On Thu, May 04, 2006 at 08:40:03PM -0400, Terry Fielder wrote:
But SPF was designed to combat forgery so I think I am not way off
base to assume I actually do need to fetch those A records as the
ip4 mechanism did not match. Once those A records are in my cache,
the domain has a problem as those A records point to the original
(now severed) link.
That's my point, once the link is severed, the A records are updated to
the new IP, so the first time you NEED to fetch them they are already
updated to the new IP. (Which takes advantage of the fact that one
You are missing the point.
Some implementations may process the entire record (and this is
allowed!) even if the first mechanism would match. Some implementations
may prefetch all dns requests. Not necessary but still, allowed.
But let's consider an implementation that does no such thing.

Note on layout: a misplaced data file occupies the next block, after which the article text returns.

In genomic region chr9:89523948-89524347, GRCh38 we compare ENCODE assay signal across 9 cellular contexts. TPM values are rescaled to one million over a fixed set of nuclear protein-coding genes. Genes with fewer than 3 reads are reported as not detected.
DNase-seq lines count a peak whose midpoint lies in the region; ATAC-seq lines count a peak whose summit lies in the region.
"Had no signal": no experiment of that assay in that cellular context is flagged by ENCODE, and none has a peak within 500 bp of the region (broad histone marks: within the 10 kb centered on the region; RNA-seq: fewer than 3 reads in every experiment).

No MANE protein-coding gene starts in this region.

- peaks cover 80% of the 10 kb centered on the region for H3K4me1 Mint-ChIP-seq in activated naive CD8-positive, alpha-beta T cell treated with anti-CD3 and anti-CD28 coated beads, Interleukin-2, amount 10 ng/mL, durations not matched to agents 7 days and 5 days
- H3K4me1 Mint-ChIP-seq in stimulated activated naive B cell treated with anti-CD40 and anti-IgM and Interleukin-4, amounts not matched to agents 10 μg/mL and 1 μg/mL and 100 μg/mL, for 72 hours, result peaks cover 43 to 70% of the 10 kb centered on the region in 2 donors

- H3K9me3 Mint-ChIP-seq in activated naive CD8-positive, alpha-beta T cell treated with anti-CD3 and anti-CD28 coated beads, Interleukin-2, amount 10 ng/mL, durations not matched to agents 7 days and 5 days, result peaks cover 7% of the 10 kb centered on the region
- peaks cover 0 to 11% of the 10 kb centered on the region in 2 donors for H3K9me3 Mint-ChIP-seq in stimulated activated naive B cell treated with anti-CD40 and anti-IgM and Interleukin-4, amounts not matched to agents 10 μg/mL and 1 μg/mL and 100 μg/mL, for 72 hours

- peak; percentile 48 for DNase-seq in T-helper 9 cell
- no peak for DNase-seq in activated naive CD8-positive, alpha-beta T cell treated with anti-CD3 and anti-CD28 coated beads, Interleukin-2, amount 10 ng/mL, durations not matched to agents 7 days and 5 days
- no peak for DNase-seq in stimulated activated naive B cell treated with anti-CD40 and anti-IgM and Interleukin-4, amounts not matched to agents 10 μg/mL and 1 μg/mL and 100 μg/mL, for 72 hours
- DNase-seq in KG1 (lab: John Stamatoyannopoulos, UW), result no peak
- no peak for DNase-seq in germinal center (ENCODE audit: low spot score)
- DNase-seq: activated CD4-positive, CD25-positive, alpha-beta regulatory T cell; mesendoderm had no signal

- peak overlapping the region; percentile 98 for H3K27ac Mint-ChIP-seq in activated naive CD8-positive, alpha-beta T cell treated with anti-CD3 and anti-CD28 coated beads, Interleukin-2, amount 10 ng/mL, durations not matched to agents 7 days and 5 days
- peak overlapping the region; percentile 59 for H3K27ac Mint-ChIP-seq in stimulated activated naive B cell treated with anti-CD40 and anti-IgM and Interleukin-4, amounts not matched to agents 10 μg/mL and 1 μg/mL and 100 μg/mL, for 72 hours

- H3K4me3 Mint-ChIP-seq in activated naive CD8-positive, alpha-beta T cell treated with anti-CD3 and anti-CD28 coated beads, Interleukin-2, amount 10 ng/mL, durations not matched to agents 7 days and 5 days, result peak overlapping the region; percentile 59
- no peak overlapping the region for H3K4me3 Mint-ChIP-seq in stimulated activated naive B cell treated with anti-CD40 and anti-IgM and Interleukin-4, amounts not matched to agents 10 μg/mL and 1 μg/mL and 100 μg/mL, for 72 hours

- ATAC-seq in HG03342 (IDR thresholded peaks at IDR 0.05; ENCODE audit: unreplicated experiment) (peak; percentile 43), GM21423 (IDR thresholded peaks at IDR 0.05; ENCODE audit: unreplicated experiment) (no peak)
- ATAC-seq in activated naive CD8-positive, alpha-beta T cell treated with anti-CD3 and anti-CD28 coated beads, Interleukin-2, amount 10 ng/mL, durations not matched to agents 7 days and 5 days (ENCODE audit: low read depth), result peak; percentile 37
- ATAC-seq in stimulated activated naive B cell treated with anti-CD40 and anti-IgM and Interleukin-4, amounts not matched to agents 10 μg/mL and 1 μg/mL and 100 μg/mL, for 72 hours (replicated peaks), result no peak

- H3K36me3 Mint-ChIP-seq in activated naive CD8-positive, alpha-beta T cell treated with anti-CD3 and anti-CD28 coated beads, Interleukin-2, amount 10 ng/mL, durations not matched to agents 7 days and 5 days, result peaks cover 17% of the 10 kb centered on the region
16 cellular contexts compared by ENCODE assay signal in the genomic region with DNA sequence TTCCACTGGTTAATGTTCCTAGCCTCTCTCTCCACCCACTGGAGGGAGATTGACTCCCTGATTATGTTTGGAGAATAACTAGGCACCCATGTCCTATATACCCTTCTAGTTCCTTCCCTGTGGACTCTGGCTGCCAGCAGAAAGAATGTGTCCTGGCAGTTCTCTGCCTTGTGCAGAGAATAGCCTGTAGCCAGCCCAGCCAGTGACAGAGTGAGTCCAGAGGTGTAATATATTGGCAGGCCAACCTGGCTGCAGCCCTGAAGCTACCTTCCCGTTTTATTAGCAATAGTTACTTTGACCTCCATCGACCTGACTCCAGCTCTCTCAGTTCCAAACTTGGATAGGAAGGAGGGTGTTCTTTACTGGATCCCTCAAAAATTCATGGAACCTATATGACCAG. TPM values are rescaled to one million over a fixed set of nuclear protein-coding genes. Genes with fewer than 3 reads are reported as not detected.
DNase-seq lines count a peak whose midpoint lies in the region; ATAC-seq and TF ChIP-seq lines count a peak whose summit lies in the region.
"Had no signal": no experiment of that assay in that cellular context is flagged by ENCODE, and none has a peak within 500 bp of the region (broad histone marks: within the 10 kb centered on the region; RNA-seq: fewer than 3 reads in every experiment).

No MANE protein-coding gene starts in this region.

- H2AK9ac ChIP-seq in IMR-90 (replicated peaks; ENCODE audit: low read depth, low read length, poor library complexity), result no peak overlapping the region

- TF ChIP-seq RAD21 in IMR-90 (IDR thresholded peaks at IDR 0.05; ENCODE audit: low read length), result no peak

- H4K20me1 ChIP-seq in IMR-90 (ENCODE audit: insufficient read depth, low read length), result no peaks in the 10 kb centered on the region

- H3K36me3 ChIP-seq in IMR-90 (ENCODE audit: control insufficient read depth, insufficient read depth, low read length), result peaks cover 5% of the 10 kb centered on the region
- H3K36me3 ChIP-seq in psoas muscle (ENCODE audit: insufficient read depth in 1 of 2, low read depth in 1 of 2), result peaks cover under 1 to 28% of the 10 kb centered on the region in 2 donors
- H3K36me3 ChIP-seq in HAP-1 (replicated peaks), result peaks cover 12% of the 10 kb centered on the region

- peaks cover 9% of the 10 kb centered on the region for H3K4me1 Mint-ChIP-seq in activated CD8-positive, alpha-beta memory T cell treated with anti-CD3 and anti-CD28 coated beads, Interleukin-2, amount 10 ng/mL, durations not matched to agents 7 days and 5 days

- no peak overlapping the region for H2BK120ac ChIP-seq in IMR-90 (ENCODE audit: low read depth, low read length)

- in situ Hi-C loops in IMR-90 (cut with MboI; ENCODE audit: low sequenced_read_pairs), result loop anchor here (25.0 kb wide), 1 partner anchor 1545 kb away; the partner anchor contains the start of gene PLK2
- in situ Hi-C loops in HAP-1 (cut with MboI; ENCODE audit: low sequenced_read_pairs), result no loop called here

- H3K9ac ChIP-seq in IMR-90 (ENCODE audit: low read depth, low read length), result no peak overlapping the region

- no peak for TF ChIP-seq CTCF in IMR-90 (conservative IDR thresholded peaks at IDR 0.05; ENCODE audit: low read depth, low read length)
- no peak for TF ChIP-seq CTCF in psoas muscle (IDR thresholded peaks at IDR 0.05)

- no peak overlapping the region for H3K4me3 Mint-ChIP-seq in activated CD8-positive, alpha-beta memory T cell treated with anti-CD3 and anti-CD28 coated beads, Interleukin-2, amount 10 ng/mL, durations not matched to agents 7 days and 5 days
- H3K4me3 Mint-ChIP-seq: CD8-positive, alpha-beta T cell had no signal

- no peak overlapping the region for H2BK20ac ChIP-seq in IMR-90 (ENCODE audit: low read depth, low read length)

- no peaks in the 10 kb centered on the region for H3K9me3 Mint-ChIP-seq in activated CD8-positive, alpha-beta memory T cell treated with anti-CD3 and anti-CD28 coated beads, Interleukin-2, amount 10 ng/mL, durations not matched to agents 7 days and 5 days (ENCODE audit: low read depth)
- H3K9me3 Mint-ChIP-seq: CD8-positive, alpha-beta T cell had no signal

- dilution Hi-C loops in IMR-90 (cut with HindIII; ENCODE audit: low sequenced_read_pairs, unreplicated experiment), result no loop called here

SPF combats forgeries so it is not unreasonable to keep that in mind
when looking at SPF records.
1: a connection comes in
2: the sender claims to be "someone(_at_)example(_dot_)com"
3: I fetch the record for "example.com" which looks like the discussed record
"v=spf1 ip4:192.0.2.1 ip4:192.0.2.2 a:host1.example.com a:host2.example.com
4: I compare the connecting server to the 1st ip4 mechanism. No match
5: I compare the connecting server to the 2nd ip4 mechanism. No match
6: I compare the connecting server to the 1st a mechanism. No match
7: I compare the connecting server to the 2nd a mechanism. No match
8: "all" matches and I return FAIL
There is only one way to do steps 6 and 7: fetch the A record and use
the returned ip addresses. This means "host1.example.com A" and
"host2.example.com A" are now in my cache. They are going to stay
there for 24 hours (assuming a TTL of 86400).
Sender Policy Framework: http://www.openspf.org/
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